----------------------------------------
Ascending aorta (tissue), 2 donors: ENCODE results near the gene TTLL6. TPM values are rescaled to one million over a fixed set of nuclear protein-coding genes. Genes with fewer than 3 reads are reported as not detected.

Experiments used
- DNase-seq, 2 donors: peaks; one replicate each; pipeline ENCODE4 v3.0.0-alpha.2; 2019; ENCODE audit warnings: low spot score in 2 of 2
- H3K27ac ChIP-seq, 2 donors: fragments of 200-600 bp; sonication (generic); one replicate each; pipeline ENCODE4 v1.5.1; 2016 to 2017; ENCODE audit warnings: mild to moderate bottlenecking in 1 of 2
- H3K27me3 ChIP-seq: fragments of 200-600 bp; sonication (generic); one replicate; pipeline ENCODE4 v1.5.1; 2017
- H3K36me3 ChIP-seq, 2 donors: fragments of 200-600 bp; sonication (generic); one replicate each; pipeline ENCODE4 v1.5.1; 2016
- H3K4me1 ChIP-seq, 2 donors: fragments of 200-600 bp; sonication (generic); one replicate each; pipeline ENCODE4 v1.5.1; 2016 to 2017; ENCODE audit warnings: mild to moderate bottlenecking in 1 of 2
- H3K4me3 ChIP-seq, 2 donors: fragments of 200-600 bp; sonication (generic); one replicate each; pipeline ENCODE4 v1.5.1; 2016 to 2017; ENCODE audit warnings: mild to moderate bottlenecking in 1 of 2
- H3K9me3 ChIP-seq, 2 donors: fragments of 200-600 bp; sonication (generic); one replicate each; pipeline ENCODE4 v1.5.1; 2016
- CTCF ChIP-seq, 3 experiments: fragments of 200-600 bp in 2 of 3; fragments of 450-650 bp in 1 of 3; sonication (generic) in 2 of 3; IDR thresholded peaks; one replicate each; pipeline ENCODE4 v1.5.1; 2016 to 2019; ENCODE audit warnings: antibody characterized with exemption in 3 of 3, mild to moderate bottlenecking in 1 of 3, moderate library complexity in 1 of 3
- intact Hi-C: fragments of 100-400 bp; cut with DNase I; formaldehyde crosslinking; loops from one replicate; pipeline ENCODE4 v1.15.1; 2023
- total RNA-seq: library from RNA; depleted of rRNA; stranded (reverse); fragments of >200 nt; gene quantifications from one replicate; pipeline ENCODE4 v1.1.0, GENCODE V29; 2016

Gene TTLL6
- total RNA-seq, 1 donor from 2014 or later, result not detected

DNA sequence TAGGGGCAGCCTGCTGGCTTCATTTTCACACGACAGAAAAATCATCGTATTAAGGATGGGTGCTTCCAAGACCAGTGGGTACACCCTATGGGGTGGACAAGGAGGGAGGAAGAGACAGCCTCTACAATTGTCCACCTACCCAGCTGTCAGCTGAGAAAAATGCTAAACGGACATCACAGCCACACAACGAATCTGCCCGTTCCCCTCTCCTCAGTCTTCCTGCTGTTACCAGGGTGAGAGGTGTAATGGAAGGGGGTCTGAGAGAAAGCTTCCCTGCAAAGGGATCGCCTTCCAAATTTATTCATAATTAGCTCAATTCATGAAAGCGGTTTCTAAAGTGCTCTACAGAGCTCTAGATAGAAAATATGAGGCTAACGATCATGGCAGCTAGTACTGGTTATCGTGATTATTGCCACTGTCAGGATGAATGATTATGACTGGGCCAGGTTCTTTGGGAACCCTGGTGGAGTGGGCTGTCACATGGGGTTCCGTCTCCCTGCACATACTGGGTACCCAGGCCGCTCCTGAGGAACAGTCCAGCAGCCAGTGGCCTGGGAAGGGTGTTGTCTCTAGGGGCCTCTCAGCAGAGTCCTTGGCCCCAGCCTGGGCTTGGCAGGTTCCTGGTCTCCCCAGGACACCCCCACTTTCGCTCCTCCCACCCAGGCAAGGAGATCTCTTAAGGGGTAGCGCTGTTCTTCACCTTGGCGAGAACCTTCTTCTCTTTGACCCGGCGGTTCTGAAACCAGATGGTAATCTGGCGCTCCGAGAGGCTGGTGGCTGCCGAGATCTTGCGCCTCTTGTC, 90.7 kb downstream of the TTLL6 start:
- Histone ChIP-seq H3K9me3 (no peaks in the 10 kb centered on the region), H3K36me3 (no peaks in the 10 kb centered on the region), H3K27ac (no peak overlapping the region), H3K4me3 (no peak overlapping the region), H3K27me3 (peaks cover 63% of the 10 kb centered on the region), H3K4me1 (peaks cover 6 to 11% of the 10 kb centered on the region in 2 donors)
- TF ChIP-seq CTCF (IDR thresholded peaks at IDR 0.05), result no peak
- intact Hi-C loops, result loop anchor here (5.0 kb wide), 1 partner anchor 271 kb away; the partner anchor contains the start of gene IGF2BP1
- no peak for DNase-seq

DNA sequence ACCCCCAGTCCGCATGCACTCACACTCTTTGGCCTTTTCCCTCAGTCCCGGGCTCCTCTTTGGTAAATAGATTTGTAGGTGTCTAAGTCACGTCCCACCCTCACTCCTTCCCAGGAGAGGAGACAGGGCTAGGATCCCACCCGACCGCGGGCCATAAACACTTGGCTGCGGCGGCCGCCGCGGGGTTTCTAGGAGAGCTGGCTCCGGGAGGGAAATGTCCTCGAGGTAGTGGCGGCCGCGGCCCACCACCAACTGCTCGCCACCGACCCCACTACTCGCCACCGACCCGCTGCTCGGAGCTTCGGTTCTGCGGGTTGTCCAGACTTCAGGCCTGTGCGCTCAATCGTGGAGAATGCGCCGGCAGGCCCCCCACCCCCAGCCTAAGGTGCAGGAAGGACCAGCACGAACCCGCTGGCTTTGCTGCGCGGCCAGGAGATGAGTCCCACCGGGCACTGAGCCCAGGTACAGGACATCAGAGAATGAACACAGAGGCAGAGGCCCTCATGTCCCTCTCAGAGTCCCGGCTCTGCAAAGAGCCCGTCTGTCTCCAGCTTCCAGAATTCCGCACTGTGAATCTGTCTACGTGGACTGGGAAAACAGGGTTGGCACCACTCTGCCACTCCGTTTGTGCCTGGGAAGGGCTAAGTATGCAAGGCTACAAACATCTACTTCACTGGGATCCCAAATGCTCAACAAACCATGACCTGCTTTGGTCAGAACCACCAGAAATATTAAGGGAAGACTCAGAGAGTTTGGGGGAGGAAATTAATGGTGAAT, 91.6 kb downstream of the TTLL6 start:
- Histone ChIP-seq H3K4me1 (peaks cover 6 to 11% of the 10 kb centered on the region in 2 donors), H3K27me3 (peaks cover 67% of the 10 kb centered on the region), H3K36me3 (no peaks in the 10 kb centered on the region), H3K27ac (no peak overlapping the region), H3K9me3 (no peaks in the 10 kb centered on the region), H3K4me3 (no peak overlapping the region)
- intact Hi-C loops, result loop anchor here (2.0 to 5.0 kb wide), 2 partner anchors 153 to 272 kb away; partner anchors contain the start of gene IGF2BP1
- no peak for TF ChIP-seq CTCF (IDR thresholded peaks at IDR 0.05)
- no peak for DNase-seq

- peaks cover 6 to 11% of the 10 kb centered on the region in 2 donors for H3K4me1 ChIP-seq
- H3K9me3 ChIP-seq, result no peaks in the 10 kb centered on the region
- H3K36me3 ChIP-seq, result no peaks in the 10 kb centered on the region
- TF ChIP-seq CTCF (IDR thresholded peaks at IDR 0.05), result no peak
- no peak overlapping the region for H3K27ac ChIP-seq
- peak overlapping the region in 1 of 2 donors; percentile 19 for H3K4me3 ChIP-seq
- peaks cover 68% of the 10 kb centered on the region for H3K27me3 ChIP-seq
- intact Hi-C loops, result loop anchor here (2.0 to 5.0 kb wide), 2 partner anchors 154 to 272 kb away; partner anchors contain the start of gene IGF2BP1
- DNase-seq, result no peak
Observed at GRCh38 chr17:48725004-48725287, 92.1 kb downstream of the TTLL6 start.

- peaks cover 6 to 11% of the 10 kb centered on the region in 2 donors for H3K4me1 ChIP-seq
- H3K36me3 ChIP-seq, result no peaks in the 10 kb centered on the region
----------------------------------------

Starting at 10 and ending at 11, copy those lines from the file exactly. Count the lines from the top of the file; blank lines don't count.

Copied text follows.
- CTCF ChIP-seq, 3 experiments: fragments of 200-600 bp in 2 of 3; fragments of 450-650 bp in 1 of 3; sonication (generic) in 2 of 3; IDR thresholded peaks; one replicate each; pipeline ENCODE4 v1.5.1; 2016 to 2019; ENCODE audit warnings: antibody characterized with exemption in 3 of 3, mild to moderate bottlenecking in 1 of 3, moderate library complexity in 1 of 3
- intact Hi-C: fragments of 100-400 bp; cut with DNase I; formaldehyde crosslinking; loops from one replicate; pipeline ENCODE4 v1.15.1; 2023